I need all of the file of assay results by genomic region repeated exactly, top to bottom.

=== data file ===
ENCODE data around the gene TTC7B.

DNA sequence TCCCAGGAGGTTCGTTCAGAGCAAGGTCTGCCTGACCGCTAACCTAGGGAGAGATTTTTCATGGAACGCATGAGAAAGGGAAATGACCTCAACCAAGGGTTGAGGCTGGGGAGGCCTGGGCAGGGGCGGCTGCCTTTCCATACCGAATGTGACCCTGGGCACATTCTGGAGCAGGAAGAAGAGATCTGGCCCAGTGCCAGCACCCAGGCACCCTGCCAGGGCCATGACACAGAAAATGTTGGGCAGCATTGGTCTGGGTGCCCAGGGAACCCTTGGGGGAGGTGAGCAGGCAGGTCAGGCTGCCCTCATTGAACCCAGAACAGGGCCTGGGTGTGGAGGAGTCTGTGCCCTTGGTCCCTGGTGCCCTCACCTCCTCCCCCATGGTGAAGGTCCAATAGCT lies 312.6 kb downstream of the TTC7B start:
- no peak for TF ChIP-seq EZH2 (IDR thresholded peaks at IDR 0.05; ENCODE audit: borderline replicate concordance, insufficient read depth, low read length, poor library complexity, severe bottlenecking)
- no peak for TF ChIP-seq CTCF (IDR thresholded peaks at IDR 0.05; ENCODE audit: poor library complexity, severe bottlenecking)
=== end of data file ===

ENCODE data around the gene TTC7B.

DNA sequence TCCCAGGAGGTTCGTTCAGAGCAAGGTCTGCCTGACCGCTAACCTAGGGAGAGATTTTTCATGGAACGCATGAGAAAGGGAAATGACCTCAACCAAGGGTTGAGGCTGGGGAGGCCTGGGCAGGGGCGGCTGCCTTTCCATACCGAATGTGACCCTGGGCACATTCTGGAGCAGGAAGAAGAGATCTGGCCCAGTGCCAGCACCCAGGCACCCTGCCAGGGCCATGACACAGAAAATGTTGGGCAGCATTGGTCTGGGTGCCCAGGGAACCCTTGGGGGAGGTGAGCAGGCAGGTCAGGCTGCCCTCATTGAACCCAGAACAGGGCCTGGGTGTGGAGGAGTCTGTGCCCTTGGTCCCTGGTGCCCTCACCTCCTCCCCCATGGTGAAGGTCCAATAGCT lies 312.6 kb downstream of the TTC7B start:
- no peak for TF ChIP-seq EZH2 (IDR thresholded peaks at IDR 0.05; ENCODE audit: borderline replicate concordance, insufficient read depth, low read length, poor library complexity, severe bottlenecking)
- no peak for TF ChIP-seq CTCF (IDR thresholded peaks at IDR 0.05; ENCODE audit: poor library complexity, severe bottlenecking)